Ageing of the immune system (Immunosenescence)
As we age our immune system becomes less effective and we are more likely to fall ill. Can we do anything about this, so that we stay healthier for longer?
What is our immune system?
This is our body’s defence system. Cells, tissues and organs work together to protect us against bacteria, viruses, parasites and cancer.
We are born with an innate immune system. This is our first line of defence, inherited from our parents and providing an initial barrier against infection. As we grow, a parallel (adaptive or acquired) immune system evolves. This works out how to respond to new threats and ‘remembers’ threats it has faced, so it can stop them next time.
What happens to our immune system as we get older?
Our immune system tends to become less efficient and less reliable as we get older. This decline is known as immunosenescence i.e. the ageing of our immune system.
What are the health implications?
- Vaccinations for the elderly become less effective. They don't work as well, so we become more vulnerable to communicable illnesses.
- Autoimmune disorders can develop, like MS or rheumatoid arthritis. The immune system no longer distinguishes between healthy body tissue and harmful substances such as cancer cells, viruses and toxins - and begins to destroy the healthy tissue by mistake.
- The ability to detect and correct cell defects reduces. This can result in an increase in the risk of cancer.
- Areas such as the brain depend on the immune system for maintenance. If there are not enough immune cells to cope with degeneration in the brain, complications can begin to occur, including Alzheimer's.
Can we do anything to maintain our immune system?
Yes. The good news is that a healthy lifestyle helps maintain our immune system.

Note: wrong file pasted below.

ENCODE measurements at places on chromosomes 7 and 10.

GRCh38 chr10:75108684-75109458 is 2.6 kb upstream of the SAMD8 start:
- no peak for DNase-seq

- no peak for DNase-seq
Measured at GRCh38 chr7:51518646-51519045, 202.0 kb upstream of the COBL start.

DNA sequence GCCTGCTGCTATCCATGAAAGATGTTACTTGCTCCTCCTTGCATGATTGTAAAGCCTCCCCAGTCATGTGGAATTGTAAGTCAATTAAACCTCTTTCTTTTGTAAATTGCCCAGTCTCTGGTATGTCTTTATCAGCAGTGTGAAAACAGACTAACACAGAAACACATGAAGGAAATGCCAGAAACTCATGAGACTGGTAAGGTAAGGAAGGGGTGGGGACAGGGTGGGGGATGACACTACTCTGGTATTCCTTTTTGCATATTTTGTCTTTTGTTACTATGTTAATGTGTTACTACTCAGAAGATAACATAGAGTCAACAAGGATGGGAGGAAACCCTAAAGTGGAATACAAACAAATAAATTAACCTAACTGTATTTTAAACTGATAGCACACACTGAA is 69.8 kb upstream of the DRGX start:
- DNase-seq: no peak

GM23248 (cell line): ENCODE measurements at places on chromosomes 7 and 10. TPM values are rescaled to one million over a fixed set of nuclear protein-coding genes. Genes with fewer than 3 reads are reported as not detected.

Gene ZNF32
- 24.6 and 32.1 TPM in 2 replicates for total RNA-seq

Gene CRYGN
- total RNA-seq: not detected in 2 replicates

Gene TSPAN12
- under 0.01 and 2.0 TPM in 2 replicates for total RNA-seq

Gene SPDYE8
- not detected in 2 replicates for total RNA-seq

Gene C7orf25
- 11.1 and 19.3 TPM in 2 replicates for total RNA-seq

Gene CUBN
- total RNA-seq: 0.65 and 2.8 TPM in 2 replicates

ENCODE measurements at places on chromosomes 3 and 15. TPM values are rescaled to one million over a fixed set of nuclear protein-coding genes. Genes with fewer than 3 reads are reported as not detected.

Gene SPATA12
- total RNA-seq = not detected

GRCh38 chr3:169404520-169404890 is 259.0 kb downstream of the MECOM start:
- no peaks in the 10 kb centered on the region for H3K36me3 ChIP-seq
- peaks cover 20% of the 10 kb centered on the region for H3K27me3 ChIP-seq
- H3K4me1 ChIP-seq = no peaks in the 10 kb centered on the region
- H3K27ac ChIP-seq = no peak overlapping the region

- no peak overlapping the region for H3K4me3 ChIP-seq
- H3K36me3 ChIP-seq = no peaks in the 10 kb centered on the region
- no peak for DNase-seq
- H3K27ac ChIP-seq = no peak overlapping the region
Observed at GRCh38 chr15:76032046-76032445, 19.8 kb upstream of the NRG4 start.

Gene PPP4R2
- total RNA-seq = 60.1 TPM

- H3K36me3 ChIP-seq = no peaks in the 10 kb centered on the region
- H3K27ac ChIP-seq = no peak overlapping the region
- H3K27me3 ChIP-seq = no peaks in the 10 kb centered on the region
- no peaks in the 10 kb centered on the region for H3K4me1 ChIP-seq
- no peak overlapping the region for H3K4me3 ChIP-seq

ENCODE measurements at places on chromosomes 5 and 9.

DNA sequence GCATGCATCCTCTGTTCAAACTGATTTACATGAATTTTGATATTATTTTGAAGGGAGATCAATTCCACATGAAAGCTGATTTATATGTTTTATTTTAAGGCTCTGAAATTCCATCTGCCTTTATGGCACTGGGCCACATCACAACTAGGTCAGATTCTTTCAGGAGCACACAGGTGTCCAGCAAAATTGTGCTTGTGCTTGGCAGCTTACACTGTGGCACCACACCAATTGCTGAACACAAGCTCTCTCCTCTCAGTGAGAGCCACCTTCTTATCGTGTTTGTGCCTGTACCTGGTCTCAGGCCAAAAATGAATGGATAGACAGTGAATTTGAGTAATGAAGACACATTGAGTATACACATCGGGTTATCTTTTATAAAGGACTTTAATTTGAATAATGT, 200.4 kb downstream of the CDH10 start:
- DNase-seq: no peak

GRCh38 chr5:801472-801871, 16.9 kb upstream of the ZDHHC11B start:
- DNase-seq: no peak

- Regular exercise has been shown to have a positive effect on the immune system of older people.
- Good nutrition helps fuel your immune system. This is particularly important for older people, as they tend to eat less and often have less variety in their diets.
- Vitamin D helps too (available through the sun on our skin and, in smaller amounts, from oily fish, eggs and fortified breakfast cereals). A review of published research reported in the BMJ in 2017 found that Vitamin D supplementation reduced the risk of acute respiratory tract infection among all participants.
- A good night’s sleep (7–8 hours). Lack of sleep can have a harmful effect on the immune system. Sleep also appears to be important for our immune system’s memory.
- Limit stress. Stress produces a hormone called cortisol, which can reduce the effectiveness of the immune system. This subsequently reduces the system’s ability to fight antigens.
- Relaxation training and breathing exercises may help strengthen the immune system-as too may meditation (although more research is needed here)
- Maintain and build positive relationships and social networks. This also seem to be good for our immune system. In contrast loneliness seems to have an adverse effect.
- Get appropriate vaccinations (e.g. for flu, pneumococcus and shingles). Due to the weakening of the immune system as we age, childhood vaccines may not be as protective anymore.
- Good hygiene, like regular handwashing, is important to avoid infection and strain on our ageing immune system – for example by helping protect against infectious diseases such as colds, flu, measles, salmonellosis and norovirus.
- Maintain good oral hygiene and visit the dentist regularly. That’s because a weakened immune system can exasperate the effects of gum disease, and in turn, gum disease can weaken the immune system further.
- Even sex may help. That’s according researchers at Wilkes University in Pennsylvania
The body’s immune system tends to decline with age. However, there are ways we can increase the chances of our immune system functioning longer, in particular
- Exercise regularly and eat nutritious food
- Manage stress – through relaxation, meditation or breathing exercises
- Get a good night’s sleep
- Maintain personal hygiene (including oral hygiene)
- Get age related vaccinations
- 10–15 minutes of sun on your skin per day in the summer, to boost your Vitamin D, and Vitamin D supplements in winter
- Maintain and build relationships with family and friends
Christiane Hahn, Reviewed and updated October 2017. Next review date September 2020